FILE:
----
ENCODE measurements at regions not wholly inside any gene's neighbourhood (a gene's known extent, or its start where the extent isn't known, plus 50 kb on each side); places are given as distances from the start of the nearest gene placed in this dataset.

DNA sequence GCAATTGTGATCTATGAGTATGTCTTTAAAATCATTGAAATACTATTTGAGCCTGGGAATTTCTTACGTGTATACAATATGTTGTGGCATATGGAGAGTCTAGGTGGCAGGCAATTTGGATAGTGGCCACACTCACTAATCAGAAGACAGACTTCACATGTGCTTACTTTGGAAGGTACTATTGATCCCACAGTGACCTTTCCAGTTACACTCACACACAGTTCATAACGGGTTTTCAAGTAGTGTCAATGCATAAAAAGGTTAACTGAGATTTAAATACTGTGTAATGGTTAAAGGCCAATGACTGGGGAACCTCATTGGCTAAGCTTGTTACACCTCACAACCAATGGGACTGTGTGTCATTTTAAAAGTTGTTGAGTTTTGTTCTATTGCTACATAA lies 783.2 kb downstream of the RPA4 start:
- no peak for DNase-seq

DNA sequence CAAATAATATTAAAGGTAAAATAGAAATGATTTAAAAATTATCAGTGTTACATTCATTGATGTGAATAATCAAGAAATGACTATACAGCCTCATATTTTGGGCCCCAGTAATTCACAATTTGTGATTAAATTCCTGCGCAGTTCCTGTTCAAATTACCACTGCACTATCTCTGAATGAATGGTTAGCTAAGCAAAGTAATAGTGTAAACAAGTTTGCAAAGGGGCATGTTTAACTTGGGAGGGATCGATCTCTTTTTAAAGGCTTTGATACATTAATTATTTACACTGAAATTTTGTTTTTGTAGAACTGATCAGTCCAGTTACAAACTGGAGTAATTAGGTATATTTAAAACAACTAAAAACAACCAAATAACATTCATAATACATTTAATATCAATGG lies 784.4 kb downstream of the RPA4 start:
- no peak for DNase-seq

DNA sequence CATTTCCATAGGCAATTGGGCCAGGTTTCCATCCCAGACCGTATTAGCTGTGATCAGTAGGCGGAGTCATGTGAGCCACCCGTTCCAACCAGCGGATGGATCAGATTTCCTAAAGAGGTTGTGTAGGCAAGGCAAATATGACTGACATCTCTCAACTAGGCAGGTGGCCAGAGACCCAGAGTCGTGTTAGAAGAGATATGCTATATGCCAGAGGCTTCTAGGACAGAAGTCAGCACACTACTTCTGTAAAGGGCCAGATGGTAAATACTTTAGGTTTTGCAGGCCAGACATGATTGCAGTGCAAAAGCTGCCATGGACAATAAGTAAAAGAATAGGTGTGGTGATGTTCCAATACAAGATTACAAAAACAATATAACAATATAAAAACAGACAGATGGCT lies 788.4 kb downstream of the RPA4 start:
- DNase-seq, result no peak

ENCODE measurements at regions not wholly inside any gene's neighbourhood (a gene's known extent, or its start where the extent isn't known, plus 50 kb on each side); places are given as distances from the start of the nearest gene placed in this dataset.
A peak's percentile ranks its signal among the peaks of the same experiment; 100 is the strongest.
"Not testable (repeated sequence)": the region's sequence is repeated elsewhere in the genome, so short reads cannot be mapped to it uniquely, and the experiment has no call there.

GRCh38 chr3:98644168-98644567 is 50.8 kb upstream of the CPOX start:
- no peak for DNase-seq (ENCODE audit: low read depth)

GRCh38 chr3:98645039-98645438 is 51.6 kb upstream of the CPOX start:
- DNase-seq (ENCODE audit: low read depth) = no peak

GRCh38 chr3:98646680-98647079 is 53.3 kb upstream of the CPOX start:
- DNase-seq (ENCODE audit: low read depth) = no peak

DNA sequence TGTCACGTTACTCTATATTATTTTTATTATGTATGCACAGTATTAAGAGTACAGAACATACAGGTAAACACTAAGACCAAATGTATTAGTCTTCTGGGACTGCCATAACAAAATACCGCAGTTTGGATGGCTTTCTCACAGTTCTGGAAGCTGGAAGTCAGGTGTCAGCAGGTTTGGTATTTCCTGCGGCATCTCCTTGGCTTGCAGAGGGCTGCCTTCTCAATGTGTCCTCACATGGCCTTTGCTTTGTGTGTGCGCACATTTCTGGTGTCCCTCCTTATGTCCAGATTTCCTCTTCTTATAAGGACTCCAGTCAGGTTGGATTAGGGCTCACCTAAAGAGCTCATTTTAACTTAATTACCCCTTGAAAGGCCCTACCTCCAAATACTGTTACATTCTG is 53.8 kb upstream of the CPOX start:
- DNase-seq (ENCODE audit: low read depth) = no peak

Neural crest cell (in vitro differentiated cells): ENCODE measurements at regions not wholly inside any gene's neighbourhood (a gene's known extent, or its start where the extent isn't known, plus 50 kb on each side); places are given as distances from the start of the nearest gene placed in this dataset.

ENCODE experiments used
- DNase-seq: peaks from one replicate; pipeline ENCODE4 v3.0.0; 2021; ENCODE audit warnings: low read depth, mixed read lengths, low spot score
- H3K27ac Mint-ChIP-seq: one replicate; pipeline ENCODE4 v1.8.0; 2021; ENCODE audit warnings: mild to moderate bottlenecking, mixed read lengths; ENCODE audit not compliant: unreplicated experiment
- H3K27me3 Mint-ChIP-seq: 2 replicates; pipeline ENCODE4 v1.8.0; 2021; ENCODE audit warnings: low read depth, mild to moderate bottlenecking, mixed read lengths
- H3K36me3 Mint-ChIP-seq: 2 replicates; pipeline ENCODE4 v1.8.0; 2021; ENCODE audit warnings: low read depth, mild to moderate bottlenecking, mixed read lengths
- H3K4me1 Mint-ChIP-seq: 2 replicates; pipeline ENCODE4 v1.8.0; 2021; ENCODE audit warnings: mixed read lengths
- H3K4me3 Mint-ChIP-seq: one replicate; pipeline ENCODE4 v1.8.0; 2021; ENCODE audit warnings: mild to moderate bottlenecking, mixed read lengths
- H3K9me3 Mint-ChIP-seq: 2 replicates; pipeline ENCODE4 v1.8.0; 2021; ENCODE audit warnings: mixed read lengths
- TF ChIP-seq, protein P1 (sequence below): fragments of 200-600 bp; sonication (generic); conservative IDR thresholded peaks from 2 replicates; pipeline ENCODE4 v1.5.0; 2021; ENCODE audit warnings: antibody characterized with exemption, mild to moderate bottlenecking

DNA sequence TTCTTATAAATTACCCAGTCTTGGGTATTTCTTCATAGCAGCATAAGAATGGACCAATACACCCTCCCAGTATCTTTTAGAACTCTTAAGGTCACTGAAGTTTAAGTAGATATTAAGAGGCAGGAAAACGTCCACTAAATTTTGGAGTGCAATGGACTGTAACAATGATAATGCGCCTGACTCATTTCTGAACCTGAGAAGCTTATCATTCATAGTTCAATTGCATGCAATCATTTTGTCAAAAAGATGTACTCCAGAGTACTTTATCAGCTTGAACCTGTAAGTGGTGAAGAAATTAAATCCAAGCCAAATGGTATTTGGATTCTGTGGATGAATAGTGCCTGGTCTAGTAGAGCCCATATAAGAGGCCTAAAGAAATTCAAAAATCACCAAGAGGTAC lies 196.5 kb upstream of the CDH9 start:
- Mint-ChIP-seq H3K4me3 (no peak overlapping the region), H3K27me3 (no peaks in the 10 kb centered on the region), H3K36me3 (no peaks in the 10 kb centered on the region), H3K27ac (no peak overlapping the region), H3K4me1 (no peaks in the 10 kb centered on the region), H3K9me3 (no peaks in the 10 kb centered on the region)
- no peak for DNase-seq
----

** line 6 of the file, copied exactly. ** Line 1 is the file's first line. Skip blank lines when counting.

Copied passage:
DNA sequence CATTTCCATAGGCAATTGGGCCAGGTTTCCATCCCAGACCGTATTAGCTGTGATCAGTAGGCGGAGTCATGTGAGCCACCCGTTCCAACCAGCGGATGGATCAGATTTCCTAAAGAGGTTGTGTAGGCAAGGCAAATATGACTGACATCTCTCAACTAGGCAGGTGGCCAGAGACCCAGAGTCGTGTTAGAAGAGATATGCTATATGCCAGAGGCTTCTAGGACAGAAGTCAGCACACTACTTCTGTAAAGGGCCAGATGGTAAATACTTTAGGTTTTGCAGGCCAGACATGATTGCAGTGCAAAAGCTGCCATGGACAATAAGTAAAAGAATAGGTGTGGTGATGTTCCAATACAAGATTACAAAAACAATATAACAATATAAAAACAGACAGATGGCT lies 788.4 kb downstream of the RPA4 start: